9th Circuit: Student loan guaranty agency is not a debt collector under FDCPA
On December 18, the U.S. Court of Appeals for the Ninth Circuit held that a nonprofit guaranty agency that collected delinquent student loans was exempt from the FDCPA because its “collection activity was incidental to its fiduciary obligation to the Department of Education.” According to the opinion, the matter dates back decades, where a judgment on the borrower’s three defaulted student loans was eventually assigned to the defendant, which began collection efforts on behalf of the Department of Education (the Department had previously repaid the guarantor of the loans). The defendant sent the borrower a notice in 2009 that it would begin collecting the Department’s claim by having the Department of Treasury “offset ‘all payment streams authorized by law,’ including his Social Security benefits,” to which the borrower did not respond. The borrower eventually disputed the debt in 2012 once the offset took effect, and filed a lawsuit in 2015 claiming FDCPA and Fifth Amendment due process violations. The district court granted summary judgment in favor of the defendant, ruling that the defendant was not a debt collector subject to the FDCPA and was not subject to due process because it was not a state actor.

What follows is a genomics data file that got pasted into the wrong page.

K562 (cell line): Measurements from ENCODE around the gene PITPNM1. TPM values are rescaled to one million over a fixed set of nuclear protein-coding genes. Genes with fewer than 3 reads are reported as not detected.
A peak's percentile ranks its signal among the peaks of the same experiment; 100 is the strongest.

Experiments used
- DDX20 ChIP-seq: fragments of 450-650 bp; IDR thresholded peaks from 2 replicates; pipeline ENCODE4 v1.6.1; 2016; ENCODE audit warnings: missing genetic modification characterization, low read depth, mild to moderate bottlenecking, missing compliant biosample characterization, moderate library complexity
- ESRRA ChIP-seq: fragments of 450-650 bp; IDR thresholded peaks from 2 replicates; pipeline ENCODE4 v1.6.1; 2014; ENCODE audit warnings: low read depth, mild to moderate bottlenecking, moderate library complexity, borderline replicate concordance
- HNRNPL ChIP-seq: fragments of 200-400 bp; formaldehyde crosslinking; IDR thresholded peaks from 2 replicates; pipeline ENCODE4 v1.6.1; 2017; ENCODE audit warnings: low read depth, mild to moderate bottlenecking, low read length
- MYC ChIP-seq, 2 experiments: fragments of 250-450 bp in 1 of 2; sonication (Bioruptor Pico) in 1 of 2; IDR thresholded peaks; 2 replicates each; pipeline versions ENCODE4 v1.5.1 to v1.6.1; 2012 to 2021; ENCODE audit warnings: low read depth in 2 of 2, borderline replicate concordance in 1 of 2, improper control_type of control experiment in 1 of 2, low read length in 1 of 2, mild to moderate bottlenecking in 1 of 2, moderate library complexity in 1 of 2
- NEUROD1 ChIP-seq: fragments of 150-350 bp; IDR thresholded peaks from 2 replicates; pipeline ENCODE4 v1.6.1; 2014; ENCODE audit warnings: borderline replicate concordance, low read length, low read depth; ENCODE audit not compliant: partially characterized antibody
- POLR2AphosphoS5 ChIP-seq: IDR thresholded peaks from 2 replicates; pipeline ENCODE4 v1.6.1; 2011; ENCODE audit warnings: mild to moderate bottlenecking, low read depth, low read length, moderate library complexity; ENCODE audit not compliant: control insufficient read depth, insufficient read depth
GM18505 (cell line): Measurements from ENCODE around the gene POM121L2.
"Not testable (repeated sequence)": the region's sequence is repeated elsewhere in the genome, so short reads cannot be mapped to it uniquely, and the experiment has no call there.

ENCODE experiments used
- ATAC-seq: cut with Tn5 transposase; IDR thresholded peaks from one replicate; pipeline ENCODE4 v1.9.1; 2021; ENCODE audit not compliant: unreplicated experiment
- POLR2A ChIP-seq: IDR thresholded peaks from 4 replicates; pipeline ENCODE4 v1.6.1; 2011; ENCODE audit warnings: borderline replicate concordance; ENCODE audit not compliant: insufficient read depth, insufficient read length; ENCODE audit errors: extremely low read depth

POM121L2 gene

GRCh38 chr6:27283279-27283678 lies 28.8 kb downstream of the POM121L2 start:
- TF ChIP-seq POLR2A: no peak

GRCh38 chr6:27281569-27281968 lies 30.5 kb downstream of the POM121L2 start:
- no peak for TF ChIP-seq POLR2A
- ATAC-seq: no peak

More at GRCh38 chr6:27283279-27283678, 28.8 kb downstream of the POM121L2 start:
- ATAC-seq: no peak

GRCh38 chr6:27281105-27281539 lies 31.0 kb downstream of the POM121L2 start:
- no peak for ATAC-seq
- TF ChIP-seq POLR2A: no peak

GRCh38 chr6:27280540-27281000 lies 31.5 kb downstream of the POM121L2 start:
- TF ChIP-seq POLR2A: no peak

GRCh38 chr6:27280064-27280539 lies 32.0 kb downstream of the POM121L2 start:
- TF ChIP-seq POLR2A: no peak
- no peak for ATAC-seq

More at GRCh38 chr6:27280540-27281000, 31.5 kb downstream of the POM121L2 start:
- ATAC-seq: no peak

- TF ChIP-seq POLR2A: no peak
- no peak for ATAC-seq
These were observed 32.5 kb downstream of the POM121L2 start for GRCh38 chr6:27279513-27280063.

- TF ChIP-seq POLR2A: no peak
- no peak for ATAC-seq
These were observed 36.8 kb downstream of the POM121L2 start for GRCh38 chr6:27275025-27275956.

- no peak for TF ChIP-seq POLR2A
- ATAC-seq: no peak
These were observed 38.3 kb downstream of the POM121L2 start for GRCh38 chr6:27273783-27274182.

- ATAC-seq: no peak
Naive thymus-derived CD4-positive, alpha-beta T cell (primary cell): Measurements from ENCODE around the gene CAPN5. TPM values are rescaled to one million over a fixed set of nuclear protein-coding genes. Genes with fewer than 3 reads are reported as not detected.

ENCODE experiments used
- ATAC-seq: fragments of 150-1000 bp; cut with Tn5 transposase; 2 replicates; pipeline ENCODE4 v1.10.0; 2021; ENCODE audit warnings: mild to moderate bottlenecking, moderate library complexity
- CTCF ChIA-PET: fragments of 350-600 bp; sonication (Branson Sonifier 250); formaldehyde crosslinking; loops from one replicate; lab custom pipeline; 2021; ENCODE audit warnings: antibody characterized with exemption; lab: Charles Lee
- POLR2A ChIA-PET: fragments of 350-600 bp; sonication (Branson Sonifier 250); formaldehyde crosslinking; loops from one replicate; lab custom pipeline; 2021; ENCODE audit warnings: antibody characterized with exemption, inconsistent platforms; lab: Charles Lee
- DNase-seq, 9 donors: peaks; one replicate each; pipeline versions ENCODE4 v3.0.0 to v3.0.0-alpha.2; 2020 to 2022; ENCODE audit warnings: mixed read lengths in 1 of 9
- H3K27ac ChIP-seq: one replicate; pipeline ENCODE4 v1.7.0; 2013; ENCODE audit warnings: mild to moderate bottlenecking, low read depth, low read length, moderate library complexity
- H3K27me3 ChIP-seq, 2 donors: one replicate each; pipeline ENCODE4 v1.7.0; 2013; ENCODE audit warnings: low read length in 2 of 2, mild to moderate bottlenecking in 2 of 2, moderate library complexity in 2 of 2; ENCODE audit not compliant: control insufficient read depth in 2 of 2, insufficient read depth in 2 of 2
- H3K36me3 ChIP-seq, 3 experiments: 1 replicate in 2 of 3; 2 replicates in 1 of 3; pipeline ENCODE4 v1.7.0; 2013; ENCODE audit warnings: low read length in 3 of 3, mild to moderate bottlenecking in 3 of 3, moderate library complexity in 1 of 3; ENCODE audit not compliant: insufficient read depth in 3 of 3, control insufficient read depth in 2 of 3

On appeal, the 9th Circuit agreed with the district court, concluding that while the defendant satisfied the general criteria for debt collectors because it regularly collected debts that were owed to someone else, the defendant qualified for an exception because its debt collection activities were “incidental to a bona fide fiduciary obligation.” Specifically, the appellate court held that “incidental to” a fiduciary obligation meant that debt collection could not be the “sole or primary” reason the judgment had been assigned to the defendant. The appellate court explained that the defendant had a broader role beyond the collection of debts, because it had also accepted recordkeeping and administrative duties. Finally, concerning the borrower’s argument that the defendant had “arbitrarily and maliciously” garnished his benefits in violation of his due process rights, the 9th Circuit concluded that there was no due process violation because the defendant (i) had provided the borrower with a notice of the debt and its intention to recover the claim from his Social Security benefits; (ii) the notice was sent to the correct address; and (iii) the defendant’s misstatement that the debt arose from one loan rather than the total of three loans was not a due process violation.